Allergies and sedation issues

So getting back to why this exacerbation/hospitalization was quicker than most, there’s your answer. I was out of my mind screaming and hollering for them to cut me loose. Had I gone with the flow, I would probably still be there. It took a full day of bargaining, but I got my wish and was discharged one day after being extubated. I was breathing a lot better as well, which is what it’s all about.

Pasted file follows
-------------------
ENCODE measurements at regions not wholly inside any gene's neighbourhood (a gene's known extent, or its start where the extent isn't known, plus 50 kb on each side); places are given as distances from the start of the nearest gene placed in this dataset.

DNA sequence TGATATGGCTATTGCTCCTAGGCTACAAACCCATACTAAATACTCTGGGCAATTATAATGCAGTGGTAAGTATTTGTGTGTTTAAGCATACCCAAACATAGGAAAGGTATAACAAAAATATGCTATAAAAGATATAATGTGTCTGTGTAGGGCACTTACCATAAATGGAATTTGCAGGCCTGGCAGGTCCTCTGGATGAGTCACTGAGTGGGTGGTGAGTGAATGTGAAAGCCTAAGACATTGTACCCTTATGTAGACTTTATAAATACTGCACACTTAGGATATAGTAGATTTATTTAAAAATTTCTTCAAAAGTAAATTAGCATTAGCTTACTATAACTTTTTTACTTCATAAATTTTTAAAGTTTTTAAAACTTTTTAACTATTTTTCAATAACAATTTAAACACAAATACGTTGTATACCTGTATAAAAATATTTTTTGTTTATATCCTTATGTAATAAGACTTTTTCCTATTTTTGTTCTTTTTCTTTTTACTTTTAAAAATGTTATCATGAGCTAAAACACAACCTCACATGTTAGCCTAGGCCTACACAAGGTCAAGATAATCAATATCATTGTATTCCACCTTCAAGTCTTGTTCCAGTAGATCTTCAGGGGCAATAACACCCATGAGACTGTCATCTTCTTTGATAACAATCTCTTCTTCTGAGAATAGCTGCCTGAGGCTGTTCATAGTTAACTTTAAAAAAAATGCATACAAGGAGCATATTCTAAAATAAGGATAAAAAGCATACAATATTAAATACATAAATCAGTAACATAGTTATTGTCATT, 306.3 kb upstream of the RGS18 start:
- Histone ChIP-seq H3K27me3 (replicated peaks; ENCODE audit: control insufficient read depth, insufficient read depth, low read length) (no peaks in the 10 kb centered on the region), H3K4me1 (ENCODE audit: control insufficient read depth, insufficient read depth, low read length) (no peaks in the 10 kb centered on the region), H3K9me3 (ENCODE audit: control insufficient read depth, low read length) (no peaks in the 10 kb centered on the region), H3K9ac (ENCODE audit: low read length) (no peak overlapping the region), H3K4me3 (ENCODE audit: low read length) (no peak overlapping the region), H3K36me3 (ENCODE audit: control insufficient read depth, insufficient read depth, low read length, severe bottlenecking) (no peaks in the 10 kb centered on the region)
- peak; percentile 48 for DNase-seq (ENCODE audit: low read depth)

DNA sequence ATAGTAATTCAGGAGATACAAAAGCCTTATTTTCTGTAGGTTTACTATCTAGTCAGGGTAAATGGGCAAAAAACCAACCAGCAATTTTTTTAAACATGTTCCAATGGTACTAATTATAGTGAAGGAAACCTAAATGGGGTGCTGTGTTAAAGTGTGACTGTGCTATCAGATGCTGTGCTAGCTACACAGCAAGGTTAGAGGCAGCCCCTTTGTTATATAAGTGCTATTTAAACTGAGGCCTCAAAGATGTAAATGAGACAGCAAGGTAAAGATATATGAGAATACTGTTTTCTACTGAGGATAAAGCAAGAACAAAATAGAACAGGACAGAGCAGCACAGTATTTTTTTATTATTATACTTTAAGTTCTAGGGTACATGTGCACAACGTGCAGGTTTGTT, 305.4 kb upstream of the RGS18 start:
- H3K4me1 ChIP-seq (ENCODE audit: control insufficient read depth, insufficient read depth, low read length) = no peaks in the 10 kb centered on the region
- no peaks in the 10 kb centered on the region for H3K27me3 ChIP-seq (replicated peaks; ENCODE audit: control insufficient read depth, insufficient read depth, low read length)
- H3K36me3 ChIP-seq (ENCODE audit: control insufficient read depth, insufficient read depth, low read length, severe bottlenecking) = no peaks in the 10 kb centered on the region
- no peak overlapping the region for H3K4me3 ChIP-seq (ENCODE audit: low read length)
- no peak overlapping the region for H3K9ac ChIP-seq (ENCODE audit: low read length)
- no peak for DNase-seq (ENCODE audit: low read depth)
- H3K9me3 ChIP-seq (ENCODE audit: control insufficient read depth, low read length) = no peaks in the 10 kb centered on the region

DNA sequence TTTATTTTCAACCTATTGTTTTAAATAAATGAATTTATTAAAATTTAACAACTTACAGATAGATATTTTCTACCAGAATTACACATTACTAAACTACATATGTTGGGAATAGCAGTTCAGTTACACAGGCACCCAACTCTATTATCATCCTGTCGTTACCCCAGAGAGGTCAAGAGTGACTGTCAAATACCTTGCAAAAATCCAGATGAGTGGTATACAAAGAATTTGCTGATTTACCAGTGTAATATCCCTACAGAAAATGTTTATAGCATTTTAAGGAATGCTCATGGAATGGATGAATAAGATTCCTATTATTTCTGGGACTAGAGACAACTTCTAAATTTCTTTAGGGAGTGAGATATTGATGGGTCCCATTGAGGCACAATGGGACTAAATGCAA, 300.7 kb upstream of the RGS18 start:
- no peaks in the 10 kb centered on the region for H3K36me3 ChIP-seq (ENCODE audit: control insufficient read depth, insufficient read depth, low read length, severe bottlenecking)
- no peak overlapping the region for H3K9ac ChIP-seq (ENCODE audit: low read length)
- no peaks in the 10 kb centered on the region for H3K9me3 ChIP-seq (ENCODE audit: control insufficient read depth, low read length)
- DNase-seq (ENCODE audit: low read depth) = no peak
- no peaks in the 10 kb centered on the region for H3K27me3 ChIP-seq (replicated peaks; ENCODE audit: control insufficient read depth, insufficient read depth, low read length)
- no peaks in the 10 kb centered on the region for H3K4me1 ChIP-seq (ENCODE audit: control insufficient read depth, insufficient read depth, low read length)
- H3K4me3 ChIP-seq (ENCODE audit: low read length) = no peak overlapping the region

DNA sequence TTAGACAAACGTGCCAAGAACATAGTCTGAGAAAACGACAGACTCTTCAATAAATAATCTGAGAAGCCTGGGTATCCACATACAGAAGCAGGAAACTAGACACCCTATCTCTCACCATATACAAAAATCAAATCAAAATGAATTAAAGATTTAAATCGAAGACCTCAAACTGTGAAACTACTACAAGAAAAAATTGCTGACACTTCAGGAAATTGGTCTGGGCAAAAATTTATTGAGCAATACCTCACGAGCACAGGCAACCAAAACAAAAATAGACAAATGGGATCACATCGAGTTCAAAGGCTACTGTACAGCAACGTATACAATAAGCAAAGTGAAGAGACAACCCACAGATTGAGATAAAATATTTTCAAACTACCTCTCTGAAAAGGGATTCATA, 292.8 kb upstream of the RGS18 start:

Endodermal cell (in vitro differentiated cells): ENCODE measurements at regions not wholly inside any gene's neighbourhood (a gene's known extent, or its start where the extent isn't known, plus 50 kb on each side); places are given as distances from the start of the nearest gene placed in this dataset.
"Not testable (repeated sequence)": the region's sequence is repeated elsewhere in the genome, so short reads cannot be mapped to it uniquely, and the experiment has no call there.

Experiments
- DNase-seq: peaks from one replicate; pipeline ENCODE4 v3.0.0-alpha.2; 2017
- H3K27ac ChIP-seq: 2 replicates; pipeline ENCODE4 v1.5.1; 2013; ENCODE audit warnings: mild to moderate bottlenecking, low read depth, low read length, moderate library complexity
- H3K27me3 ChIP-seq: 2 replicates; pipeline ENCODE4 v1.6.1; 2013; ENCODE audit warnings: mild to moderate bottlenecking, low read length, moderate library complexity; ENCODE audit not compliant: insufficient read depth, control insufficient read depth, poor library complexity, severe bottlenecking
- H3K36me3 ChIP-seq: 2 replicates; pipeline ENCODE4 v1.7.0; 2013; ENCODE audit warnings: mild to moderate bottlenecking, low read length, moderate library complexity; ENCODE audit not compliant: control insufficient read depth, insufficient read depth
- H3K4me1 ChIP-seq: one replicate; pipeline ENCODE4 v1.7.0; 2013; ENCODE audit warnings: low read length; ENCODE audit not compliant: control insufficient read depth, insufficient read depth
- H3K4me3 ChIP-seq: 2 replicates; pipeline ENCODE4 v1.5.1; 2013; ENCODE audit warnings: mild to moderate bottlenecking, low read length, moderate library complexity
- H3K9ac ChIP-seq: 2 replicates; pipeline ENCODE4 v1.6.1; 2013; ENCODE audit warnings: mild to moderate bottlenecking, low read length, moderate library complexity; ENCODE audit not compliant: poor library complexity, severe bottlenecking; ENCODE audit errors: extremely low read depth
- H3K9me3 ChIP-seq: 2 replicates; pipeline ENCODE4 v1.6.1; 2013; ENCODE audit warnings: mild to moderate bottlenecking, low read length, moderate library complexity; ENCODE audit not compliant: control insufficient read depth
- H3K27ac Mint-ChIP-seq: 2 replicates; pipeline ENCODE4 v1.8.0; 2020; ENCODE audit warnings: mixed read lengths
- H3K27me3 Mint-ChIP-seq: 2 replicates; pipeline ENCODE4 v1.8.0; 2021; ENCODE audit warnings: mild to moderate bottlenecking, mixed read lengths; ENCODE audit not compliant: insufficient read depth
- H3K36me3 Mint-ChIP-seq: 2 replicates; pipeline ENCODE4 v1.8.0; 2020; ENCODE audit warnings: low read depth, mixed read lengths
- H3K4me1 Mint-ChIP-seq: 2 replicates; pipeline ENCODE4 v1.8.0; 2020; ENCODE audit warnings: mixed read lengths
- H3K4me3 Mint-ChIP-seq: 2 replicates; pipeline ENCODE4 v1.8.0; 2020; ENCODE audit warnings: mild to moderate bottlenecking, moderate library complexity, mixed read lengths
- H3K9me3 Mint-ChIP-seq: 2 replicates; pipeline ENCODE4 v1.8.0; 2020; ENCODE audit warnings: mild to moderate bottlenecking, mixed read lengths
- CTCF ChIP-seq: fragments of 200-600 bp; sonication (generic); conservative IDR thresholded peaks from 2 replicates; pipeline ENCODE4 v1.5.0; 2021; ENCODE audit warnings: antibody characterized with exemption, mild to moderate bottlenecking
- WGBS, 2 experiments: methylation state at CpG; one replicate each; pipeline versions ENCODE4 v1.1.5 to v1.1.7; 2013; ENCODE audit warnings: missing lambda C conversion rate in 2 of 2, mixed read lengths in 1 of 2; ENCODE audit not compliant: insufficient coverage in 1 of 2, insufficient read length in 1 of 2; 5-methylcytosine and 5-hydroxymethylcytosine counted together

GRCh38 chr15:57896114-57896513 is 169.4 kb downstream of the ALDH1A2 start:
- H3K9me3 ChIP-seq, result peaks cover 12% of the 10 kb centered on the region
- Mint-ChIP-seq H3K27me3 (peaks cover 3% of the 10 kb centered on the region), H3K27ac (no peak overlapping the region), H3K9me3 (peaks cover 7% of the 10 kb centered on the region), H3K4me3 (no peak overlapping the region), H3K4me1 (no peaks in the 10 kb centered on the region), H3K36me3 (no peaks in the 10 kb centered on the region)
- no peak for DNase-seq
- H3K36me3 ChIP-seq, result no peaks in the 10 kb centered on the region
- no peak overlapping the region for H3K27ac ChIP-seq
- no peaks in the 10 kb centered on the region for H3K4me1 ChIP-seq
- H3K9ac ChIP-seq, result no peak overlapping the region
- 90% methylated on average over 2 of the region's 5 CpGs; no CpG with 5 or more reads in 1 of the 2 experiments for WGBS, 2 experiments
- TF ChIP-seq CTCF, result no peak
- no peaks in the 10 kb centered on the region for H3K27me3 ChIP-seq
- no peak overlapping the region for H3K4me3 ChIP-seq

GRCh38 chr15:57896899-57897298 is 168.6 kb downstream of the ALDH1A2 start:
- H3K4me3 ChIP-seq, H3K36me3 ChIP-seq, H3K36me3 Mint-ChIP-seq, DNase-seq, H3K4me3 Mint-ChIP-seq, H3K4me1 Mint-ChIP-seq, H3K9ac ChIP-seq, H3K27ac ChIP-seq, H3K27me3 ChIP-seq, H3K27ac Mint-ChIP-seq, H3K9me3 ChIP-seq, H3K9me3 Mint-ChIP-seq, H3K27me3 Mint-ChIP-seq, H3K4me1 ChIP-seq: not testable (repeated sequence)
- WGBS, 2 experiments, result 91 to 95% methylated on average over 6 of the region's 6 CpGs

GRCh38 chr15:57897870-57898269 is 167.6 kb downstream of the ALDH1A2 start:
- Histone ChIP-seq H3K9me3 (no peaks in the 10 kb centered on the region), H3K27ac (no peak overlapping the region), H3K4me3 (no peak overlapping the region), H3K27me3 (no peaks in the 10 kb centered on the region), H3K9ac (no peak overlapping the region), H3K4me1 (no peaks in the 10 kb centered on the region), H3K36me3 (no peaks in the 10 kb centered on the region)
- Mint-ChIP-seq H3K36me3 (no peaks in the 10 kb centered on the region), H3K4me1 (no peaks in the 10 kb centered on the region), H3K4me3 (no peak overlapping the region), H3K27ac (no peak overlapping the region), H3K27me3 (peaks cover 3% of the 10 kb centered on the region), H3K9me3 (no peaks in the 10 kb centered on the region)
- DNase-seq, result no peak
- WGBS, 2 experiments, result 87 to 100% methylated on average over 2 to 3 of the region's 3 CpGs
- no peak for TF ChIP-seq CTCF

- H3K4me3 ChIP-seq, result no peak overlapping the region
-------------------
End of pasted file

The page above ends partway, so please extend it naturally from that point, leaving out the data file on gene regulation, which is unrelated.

Postscript: I got word on July 3rd that UCSF has the Dupilumab in their possession and that it will be a reality for me sooner than later. Im still exacerbating so they cant give it to me right now, but hopefully by my next clinic appt. If this new drug can save me from even one less intubation per year, I’ll be forever grateful.

Back home